Archive Review: Highlander (1986)

It only takes a few great cinematic elements to turn a helter-skelter sci-fi fantasy into a cult classic. Russell Mulcahy finds that edge in directing Gregory Widen’s story “Highlander.” Part of it is Christopher Lambert’s hardened hero Connor McLeod as well as Clancy Brown’s exceptionally psychotic performance as the Kurgan, but Mulcahy commands how we feel about these characters and pilots them into memorable battle sequences and grandiose stunts for a film released in 1986. Fantasy and science-fiction fans will easily be able to overlook some of its messiness and appreciate the winning concept and enjoyable lore behind “Highlander.”

The ripe “Highlander” concept allows for an effective story. McLeod is fatally wounded in battle in 16th Century Scotland only he somehow survives. Fearing he’s possessed, he’s banished by his wife and neighbors and eventually settles on his own with a new wife in an isolated part of the highlands. Sean Connery then arrives to inform him of his greater calling and warn him of his immortality. He has essentially joined a “club” of immortals (of which there are an unknown number) who compete throughout the centuries to become the lone Highlander by beheading other immortals.

Unfortunately, that part of the movie doesn’t come first, making the “Highlander” concept much more difficult than it needs to be. At least what Widen fails to do in terms of organizing the film in a logical order he makes up for in delivering an idea with classic themes of immortality, power and love. Because Connor can’t settle down without watching those he loves die of age, he wins our sympathy and that’s the goal with any fantasy hero.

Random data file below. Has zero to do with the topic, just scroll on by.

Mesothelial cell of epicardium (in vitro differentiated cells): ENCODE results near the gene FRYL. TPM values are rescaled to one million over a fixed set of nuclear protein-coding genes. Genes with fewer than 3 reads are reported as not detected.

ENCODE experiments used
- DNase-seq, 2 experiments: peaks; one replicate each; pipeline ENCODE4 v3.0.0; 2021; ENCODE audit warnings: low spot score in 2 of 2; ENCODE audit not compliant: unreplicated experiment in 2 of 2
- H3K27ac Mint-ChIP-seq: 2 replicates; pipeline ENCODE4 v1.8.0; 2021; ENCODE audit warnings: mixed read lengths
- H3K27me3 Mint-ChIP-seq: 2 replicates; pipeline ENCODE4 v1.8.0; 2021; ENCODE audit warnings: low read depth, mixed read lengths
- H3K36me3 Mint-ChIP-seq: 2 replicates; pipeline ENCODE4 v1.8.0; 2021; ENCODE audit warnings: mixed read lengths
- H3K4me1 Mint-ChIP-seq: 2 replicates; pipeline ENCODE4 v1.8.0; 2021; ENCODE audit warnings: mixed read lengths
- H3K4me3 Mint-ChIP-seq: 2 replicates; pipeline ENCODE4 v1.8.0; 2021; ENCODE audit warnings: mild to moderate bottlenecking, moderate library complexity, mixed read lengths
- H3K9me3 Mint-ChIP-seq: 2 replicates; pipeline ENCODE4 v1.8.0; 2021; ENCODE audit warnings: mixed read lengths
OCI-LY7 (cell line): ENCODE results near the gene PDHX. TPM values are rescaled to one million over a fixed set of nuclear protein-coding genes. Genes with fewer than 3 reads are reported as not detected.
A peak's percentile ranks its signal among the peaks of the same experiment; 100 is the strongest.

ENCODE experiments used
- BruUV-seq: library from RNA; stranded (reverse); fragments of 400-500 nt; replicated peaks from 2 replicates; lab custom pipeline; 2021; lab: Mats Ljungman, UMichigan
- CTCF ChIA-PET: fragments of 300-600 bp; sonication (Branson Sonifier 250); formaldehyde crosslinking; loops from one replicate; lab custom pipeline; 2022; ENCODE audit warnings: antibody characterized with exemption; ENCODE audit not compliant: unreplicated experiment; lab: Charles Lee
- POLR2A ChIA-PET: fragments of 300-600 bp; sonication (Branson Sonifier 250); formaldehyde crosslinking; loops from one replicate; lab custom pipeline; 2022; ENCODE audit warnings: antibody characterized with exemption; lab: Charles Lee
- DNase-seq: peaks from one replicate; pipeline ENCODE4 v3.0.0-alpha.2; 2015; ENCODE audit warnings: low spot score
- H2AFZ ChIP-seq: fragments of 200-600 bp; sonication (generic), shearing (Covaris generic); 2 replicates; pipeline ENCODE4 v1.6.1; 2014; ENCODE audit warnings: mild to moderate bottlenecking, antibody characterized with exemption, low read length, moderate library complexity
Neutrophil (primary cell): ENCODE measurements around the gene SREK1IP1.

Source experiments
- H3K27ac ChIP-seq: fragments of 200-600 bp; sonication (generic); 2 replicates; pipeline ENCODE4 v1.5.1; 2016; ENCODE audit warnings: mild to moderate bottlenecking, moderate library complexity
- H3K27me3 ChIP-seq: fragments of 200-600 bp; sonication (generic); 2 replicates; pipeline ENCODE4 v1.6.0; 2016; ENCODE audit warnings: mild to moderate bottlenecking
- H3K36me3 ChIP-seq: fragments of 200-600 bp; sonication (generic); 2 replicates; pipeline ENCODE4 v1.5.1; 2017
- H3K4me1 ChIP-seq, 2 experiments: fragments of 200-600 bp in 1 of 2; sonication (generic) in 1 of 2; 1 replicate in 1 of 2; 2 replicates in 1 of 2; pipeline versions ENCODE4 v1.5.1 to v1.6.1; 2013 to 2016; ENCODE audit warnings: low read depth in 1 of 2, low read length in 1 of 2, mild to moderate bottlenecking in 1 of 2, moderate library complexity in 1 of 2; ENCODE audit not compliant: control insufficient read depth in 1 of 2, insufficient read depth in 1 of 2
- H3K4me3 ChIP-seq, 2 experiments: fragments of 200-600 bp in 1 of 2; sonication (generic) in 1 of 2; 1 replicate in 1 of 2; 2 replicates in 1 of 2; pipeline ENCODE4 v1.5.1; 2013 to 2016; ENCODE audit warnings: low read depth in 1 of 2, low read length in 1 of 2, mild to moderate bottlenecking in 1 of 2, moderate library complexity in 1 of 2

It helps that Lambert’s furrowed brow and emotionally exhausted look communicates a feeling of inner sorrow, an always ideal hero combination of hard on the outside, soft on the inside. Mulcahy draws close attention to his eyes, which at the beginning makes us think of Lambert as a bit of an ugly brute because of his large forehead, but eventually succeeds in portraying him in a sensitive light.

On the opposite end of the spectrum is Brown’s Kurgan, the immortal hoping to be the last one standing by killing Connor in New York City, where the Gathering (an unofficial tournament to become the Highlander, sort of) is happening. Every second Brown spends on screen just induces more and more hatred, especially when he does a poor job of shaving his head. Villains are so much more effective with a psychotic twist and Brown delivers. It’s also not the kind of crazy villain that tries overly hard to be funny with poorly written dialogue, but the unexpectedly randomly licking people type of insane.

The sporadic pacing hurts our ability to become invested in the main love story between Connor and forensic metal specialist Brenda (Roxanne Hart). It’s more an example of great potential unachieved rather than offensively poor writing. The same goes for the relationship between Connor and his personal assistant Rachel (Sheila Gish). A flashback takes us to World War II when he saves the young Rachel by taking bullets for her. Their friendship and affection for one another has the power to be a fantastic subplot in the film, but it never cooks.

Little else can be said negatively about “Highlander,” unless you’re not amused by people in New York City fighting with broadswords attempting to slice each other’s heads off. The entertainment appeal won’t be for everyone, but there are plenty of explosions (every time an immortal is decapitated a “quickening” happens and stuff in the area breaks and shatters), and with a Star Wars-esque fight scene at the end, it’s easy to see why “Highlander” spawned a number of future films and a TV series, etc.

3.5/5 Stars

Highlander (1986)
Directed by Russell Mulcahy
Written by Gregory Widen
Starring: Christopher Lambert, Clancy Brown, Roxanne Hart, Sean Connery

0 Comments



You can be the first one to leave a comment.

Leave a Comment